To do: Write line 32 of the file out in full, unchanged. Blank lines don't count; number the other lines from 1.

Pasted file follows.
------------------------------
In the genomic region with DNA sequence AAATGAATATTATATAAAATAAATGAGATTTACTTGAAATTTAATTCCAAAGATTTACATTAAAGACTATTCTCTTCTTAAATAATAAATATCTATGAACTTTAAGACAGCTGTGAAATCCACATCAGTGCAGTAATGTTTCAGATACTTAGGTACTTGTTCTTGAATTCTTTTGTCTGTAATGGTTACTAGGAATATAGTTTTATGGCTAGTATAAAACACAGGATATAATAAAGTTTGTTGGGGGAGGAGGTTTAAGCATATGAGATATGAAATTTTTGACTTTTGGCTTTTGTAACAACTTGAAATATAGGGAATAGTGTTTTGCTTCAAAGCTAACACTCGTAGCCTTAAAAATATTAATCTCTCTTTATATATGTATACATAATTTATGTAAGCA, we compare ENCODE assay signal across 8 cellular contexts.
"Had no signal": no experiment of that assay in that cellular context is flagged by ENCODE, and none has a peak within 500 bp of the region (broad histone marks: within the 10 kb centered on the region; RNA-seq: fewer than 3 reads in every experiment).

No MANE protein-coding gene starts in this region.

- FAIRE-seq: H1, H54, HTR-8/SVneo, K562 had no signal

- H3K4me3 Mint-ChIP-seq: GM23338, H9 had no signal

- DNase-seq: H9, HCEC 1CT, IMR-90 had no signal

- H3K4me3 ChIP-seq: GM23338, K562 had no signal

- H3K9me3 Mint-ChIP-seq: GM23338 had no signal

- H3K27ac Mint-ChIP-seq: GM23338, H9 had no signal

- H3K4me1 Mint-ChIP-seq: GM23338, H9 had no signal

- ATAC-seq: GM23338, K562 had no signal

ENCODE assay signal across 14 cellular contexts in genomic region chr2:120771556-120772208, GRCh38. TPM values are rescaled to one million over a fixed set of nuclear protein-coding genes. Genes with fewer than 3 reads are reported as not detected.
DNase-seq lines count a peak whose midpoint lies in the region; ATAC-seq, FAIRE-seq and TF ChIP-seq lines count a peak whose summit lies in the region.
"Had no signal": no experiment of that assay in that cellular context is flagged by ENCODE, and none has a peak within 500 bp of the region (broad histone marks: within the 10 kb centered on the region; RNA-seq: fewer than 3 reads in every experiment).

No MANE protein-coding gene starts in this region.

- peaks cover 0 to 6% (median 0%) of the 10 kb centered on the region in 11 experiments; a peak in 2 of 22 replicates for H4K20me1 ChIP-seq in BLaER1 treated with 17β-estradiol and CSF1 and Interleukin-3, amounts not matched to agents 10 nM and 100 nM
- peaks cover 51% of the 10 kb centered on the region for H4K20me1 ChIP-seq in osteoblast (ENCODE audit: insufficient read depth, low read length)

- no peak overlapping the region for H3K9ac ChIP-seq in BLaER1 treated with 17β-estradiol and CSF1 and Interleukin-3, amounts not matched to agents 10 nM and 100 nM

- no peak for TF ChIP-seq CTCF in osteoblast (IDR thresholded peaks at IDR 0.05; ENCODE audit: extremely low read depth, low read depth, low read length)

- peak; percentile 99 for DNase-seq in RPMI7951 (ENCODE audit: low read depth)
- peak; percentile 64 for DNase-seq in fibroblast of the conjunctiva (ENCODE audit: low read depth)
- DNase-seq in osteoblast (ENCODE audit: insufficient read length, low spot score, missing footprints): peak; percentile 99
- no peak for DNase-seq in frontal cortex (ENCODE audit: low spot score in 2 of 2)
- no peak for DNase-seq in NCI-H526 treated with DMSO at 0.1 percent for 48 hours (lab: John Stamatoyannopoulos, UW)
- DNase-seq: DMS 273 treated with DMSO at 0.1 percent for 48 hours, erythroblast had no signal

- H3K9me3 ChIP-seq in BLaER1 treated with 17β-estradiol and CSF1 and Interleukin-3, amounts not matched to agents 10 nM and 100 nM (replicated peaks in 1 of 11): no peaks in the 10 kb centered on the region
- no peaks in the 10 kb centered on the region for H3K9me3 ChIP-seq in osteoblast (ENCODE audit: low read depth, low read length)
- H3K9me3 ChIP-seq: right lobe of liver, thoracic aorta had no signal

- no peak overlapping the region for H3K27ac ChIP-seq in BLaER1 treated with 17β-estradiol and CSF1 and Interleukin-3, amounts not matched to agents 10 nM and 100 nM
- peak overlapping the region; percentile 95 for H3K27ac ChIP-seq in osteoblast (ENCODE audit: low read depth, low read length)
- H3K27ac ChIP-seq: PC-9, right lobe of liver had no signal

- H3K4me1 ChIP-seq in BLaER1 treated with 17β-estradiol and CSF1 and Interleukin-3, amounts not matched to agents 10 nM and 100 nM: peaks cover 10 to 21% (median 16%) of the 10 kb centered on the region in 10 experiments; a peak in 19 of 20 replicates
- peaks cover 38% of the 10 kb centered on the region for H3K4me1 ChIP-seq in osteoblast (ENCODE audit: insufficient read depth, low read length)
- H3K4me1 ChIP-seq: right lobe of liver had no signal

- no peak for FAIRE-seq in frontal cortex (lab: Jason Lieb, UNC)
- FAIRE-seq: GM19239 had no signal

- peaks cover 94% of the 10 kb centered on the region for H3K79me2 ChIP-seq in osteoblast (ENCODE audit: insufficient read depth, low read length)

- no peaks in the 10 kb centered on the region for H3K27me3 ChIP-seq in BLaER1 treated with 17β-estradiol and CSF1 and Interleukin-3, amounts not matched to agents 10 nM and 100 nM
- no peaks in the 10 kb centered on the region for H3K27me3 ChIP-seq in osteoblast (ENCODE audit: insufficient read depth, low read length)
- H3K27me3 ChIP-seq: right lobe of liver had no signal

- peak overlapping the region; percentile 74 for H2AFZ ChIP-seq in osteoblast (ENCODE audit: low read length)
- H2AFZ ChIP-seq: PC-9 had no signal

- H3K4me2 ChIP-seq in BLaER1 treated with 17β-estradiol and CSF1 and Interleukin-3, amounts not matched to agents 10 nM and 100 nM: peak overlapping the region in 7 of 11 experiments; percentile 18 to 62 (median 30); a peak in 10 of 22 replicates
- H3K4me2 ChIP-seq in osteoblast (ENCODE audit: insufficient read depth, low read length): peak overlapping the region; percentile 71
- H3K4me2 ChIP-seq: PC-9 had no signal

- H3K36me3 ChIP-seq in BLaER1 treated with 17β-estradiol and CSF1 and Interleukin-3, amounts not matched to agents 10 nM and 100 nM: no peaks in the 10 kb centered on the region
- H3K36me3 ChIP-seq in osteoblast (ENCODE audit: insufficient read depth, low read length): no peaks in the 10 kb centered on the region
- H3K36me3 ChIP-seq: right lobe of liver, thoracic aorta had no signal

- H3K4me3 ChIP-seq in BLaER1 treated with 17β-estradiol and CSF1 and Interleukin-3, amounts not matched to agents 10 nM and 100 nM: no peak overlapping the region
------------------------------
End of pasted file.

- H3K4me1 ChIP-seq in BLaER1 treated with 17β-estradiol and CSF1 and Interleukin-3, amounts not matched to agents 10 nM and 100 nM: peaks cover 10 to 21% (median 16%) of the 10 kb centered on the region in 10 experiments; a peak in 19 of 20 replicates